The anticipation of order flows has always been controversial. For example, Larry Harris, a former SEC chief economist, wrote in his book Trading and Exchanges, “(o)rder anticipators are parasitic traders. They profit only when they can prey on other traders.” In its Concept Release on Equity Market Structure in 2010, the SEC asked: “Do commenters believe that order anticipation significantly detracts from market quality and harms institutional investors?” The heat on order anticipation reached a new high when Michael Lewis, in his 2014 best seller Flash Boys, claimed that the U.S. stock market is rigged because high-frequency traders (HFTs) can use advanced technology to prey on institutional order flows. The word “front-running” is frequently used to describe order-anticipation strategies of HFTs, but a more accurate description is probably “back-running”: HFTs must first learn from public information about order flows before exploiting it. Consistent with the back-running interpretation, recent evidence reveals that HFTs start by providing liquidity to large institutional orders, but if the order takes several hours to fill, they trade in the other direction.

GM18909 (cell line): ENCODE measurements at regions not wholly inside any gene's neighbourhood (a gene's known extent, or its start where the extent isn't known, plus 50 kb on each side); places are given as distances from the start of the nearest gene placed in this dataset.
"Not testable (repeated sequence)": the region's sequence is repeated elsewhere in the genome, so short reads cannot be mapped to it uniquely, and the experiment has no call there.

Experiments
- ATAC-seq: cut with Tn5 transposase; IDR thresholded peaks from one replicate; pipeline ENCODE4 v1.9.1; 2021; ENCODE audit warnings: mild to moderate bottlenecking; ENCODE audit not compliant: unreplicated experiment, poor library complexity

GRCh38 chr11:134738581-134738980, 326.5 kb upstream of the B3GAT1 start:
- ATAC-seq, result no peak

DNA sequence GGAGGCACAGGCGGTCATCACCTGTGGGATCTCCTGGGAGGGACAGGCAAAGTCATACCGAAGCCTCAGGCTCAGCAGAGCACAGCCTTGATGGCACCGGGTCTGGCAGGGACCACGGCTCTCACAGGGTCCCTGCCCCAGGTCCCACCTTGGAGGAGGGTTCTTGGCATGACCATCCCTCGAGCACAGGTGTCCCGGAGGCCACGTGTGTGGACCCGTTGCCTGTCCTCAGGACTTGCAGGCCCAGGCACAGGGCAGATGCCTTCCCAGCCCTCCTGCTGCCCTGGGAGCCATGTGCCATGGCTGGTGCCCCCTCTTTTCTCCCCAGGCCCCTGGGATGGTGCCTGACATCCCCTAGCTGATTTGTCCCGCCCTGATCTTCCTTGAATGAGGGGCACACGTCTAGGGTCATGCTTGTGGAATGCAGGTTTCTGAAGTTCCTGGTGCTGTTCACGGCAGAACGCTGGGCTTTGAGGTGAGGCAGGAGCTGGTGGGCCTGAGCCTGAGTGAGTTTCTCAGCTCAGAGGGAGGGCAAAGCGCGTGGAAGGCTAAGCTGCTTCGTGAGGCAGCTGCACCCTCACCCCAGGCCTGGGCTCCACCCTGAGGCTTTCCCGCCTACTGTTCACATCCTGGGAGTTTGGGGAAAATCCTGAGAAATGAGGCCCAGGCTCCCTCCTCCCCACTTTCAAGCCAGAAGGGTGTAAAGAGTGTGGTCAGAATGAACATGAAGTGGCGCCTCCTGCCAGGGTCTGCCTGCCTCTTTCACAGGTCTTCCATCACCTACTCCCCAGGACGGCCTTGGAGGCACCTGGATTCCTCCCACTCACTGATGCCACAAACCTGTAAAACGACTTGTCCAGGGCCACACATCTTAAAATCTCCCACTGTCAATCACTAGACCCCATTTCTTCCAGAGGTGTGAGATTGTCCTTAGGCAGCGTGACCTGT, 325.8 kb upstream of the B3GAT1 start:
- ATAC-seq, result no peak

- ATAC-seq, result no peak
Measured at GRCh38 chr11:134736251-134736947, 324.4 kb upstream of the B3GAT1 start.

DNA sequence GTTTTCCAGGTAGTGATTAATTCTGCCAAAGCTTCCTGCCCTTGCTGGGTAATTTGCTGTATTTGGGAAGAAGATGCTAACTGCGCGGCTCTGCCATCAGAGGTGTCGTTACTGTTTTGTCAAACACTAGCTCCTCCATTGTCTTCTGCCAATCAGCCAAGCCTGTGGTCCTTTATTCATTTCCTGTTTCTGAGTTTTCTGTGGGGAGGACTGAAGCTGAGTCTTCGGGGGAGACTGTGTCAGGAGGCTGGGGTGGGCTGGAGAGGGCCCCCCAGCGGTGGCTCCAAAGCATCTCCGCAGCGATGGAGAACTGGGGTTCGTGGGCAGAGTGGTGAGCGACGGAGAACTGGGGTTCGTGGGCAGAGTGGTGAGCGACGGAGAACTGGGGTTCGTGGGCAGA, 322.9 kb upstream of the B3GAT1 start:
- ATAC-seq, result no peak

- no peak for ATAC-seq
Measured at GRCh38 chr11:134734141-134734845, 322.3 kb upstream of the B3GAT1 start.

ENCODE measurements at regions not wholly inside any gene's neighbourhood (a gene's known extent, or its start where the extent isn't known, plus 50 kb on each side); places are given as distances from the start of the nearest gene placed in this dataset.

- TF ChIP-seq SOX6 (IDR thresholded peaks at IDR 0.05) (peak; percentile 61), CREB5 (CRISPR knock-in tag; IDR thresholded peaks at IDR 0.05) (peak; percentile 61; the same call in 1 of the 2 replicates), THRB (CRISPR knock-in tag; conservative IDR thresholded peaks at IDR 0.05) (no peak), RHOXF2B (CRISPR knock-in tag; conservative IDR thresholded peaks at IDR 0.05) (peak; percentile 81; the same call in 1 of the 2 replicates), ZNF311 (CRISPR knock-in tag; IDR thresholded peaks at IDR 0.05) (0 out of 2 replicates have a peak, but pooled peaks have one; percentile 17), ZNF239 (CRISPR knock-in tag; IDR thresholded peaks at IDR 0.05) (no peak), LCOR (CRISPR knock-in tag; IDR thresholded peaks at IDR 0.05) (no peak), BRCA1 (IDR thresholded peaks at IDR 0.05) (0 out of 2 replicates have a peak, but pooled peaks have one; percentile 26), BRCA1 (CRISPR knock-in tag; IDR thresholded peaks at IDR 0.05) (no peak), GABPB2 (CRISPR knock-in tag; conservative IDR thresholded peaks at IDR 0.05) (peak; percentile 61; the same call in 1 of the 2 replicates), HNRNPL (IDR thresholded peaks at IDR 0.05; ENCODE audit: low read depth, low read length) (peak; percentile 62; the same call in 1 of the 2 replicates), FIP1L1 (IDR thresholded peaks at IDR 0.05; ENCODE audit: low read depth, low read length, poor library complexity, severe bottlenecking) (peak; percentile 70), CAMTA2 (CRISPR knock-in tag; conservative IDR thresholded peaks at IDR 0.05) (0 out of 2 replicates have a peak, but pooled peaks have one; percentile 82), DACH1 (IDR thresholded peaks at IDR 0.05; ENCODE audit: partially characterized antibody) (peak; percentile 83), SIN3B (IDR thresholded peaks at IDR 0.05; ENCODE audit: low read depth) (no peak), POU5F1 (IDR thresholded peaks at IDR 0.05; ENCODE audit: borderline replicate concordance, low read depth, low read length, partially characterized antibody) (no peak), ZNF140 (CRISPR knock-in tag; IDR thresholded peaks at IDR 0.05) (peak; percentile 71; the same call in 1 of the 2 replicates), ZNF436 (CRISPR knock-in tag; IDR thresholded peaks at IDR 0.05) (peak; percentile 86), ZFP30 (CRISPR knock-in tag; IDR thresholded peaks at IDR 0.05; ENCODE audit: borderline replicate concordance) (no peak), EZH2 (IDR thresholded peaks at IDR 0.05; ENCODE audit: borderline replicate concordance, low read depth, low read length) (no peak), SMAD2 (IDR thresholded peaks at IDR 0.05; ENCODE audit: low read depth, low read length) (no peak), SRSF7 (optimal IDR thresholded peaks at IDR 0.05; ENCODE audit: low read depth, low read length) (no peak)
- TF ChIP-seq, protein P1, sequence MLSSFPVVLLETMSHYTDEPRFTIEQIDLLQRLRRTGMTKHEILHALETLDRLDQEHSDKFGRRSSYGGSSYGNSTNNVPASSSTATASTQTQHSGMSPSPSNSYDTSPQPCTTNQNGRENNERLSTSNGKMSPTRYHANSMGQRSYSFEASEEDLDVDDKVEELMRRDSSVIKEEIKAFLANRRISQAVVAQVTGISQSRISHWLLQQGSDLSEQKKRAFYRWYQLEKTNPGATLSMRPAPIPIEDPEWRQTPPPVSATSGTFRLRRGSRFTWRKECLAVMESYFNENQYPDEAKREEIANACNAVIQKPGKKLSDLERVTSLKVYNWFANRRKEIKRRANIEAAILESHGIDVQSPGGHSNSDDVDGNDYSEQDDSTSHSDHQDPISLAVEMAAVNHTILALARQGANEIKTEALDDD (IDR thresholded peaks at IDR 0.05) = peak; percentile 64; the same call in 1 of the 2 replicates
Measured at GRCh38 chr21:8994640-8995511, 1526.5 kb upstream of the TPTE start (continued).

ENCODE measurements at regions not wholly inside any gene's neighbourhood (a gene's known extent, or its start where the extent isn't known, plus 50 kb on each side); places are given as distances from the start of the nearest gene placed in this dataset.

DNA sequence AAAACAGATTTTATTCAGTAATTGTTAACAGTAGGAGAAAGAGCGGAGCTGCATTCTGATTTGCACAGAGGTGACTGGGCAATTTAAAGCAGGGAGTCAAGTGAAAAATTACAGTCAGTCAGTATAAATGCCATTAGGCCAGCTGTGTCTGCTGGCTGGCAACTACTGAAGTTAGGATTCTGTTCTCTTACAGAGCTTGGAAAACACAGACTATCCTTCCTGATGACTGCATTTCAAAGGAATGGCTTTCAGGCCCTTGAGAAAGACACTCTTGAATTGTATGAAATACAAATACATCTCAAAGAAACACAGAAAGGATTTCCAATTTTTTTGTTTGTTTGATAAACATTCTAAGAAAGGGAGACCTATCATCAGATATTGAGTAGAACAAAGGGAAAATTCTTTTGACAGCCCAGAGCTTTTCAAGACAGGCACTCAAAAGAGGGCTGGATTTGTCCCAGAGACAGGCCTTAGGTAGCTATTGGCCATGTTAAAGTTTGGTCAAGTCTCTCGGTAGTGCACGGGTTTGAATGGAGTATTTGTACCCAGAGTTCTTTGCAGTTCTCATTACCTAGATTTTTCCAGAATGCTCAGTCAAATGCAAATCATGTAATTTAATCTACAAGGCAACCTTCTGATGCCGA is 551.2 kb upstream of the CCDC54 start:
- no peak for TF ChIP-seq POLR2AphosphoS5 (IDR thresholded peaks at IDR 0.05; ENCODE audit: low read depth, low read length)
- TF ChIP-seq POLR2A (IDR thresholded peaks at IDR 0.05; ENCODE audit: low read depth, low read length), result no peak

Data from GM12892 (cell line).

While certain HFT algorithms can detect large institutional orders directly, back-runners can also learn about institutional order flows by paying for retail order flow. In the United States, virtually all retail orders that can be immediately executed at prevailing market prices are routed to wholesalers such as Citadel Securities and Virtu Financial. In return, retail brokers receive payments from wholesalers. All off-exchange trades in the U.S. stock markets, including dark pools and retail orders, are reported together under the same category. Usually, one can’t tell which trades are retail and which are institutional. But, because Total Order Flow = Retail Order Flow + Institutional Order Flow, wholesalers that purchase retail order flow can tell the two components apart and gain an information advantage. The current SEC Chairman, Gary Gensler, commented in his written testimony on May 6, 2021: “the wholesalers get valuable information from this [retail] order flow that other market participants get with a delay, if at all.” Recent evidence reveals that the public reporting of off-exchange trades leads to a sharp burst in trading and quoting activity, suggesting that market participants learn from those reports.[1] Viewed this way, payment for order flow can also lead to back-running of institutional orders. The back-running aspect of payment for order flow can be highly profitable and deserves more attention from practitioners and regulators.